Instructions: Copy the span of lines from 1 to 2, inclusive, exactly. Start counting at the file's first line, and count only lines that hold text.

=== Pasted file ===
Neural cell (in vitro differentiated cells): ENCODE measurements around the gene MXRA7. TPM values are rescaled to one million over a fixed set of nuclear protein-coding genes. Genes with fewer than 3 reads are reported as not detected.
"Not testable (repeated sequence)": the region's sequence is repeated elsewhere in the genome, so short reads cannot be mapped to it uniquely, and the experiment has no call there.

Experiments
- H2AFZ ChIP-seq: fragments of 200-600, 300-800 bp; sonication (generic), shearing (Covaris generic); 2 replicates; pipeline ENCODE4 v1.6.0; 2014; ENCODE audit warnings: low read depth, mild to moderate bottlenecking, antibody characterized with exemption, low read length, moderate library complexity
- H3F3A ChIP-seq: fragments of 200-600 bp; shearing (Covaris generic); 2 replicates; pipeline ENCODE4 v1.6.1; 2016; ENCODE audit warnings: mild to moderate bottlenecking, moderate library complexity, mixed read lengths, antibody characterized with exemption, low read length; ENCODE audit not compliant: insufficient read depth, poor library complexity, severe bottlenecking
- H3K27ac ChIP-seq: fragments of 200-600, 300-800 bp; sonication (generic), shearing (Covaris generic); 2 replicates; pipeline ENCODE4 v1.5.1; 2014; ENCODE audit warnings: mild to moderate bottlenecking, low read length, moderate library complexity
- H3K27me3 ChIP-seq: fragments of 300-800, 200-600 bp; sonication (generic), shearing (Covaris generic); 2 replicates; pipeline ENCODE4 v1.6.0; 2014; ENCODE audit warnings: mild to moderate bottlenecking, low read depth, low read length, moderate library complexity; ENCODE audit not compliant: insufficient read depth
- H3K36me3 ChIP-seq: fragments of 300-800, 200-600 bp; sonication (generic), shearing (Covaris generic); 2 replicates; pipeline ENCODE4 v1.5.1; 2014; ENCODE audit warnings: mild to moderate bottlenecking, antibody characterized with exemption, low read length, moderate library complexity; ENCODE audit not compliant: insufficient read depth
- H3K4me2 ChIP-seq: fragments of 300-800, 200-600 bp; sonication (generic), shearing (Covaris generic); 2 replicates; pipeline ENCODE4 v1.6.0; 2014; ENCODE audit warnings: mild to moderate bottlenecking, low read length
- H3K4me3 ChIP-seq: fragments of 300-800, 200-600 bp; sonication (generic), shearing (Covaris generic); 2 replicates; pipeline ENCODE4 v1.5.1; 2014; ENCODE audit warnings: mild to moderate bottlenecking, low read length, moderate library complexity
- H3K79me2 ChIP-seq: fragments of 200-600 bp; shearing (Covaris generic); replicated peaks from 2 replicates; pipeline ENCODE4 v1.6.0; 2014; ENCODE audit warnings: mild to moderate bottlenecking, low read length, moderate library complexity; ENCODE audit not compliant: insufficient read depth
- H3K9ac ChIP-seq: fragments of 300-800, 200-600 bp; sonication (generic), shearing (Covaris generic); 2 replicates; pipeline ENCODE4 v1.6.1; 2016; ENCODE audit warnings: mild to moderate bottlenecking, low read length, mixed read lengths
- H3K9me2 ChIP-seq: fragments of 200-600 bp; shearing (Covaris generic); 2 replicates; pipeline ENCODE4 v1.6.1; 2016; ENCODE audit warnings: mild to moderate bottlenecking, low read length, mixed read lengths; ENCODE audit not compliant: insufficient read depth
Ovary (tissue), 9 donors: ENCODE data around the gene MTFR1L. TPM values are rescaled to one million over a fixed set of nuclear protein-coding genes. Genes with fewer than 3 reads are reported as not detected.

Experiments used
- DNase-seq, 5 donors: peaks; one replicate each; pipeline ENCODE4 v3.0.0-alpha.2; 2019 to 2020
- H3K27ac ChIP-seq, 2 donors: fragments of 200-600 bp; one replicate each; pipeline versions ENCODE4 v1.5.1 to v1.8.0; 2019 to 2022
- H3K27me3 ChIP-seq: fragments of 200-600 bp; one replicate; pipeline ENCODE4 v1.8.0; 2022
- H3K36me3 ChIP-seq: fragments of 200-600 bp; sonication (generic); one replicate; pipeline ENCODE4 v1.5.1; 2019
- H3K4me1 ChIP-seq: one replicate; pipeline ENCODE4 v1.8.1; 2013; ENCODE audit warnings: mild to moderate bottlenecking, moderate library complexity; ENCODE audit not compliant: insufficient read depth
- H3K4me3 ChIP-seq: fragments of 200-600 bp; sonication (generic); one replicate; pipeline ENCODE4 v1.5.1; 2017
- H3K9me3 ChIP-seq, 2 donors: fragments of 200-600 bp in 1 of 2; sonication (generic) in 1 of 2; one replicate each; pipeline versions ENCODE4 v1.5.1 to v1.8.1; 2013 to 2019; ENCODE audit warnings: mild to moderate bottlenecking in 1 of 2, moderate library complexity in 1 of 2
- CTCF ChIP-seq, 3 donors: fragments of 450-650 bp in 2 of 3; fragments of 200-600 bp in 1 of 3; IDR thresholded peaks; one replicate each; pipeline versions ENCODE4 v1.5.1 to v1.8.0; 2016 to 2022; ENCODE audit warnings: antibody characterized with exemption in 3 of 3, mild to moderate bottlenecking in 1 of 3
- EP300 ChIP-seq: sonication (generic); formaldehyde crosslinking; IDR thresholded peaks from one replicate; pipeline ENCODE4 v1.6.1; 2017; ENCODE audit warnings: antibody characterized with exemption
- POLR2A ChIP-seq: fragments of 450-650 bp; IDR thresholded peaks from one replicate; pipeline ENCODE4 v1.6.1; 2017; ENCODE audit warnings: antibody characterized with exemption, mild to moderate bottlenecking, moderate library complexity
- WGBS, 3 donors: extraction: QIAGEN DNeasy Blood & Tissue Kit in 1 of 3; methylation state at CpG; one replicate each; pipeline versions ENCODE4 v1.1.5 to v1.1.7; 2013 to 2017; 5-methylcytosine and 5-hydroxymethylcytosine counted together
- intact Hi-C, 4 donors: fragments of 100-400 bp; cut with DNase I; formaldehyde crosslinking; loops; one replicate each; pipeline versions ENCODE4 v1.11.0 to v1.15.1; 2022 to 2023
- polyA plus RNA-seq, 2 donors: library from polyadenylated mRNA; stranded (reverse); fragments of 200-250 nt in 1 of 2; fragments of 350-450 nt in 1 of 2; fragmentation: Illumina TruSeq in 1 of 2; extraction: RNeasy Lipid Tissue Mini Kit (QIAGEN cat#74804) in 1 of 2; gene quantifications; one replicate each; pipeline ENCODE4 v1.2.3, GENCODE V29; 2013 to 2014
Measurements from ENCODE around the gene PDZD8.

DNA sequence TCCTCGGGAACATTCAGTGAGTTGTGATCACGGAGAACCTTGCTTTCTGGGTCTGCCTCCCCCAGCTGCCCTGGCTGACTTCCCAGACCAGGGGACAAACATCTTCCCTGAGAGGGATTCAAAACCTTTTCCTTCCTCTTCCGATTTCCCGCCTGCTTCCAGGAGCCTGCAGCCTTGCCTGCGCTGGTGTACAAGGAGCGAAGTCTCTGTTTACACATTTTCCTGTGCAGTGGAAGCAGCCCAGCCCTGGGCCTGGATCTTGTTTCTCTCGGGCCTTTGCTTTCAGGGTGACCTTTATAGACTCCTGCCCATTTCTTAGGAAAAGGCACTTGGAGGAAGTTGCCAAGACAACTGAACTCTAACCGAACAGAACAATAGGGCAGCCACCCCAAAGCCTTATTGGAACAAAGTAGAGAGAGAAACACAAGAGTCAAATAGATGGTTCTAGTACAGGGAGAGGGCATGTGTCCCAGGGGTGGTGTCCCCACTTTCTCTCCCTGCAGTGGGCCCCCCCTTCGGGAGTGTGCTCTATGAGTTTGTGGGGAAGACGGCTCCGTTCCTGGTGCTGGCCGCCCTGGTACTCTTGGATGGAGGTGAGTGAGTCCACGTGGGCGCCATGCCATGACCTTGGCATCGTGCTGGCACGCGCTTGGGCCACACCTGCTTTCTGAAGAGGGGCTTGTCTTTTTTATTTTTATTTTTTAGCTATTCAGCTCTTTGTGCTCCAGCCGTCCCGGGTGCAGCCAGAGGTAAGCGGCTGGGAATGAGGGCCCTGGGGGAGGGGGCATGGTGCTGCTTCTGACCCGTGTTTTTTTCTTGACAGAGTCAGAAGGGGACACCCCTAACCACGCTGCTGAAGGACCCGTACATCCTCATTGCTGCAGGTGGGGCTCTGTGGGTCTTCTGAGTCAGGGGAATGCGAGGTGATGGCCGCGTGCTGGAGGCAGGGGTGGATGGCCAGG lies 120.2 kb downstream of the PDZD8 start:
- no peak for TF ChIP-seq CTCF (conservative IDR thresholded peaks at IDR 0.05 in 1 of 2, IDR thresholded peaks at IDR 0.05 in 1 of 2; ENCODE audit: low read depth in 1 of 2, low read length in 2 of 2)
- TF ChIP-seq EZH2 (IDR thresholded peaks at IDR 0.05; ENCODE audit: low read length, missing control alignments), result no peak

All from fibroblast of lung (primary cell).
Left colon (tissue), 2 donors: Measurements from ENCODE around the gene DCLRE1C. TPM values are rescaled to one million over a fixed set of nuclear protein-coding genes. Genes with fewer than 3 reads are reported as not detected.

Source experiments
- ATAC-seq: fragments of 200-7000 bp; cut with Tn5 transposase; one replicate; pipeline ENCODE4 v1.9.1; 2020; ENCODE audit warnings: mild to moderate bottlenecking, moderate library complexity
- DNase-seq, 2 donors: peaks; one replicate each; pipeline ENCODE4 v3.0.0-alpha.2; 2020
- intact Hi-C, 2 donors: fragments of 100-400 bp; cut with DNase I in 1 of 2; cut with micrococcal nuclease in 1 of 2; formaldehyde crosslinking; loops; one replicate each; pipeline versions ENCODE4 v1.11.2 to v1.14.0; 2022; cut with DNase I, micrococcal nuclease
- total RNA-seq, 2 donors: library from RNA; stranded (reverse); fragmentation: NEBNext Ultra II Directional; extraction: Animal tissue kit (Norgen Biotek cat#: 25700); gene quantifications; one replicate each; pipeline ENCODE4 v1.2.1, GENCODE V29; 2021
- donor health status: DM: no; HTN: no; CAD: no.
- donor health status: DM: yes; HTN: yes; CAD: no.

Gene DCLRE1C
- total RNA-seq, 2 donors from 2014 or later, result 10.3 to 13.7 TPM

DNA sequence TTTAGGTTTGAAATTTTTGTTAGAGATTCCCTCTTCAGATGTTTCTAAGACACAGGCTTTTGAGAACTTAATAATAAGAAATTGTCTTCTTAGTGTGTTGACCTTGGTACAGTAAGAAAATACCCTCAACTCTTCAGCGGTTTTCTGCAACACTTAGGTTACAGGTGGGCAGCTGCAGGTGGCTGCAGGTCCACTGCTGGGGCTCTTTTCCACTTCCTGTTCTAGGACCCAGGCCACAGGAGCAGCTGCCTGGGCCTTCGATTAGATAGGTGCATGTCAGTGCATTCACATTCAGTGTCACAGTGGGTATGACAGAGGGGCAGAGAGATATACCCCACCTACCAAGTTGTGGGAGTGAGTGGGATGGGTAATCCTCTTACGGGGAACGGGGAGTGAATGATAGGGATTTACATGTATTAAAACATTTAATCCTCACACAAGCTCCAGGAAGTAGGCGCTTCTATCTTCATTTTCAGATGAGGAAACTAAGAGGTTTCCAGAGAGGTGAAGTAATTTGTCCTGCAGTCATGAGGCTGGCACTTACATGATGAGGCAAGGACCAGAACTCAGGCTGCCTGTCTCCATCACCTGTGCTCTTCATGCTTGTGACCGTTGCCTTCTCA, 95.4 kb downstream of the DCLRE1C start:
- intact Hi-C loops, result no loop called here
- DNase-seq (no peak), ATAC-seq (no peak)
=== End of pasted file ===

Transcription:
Neural cell (in vitro differentiated cells): ENCODE measurements around the gene MXRA7. TPM values are rescaled to one million over a fixed set of nuclear protein-coding genes. Genes with fewer than 3 reads are reported as not detected.
"Not testable (repeated sequence)": the region's sequence is repeated elsewhere in the genome, so short reads cannot be mapped to it uniquely, and the experiment has no call there.